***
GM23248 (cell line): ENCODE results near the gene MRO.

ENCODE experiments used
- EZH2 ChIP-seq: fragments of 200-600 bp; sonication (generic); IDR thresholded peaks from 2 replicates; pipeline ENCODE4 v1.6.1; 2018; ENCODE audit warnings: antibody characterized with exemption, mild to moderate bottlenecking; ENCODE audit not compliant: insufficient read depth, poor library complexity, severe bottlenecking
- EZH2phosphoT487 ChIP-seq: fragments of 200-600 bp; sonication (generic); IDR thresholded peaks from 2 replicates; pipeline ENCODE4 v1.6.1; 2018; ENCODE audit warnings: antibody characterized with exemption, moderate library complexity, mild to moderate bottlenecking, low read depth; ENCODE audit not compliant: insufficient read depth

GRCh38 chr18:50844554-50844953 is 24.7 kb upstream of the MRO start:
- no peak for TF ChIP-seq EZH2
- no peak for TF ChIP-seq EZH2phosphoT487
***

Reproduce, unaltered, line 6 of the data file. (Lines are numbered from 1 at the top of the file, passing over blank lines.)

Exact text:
- no peak for TF ChIP-seq EZH2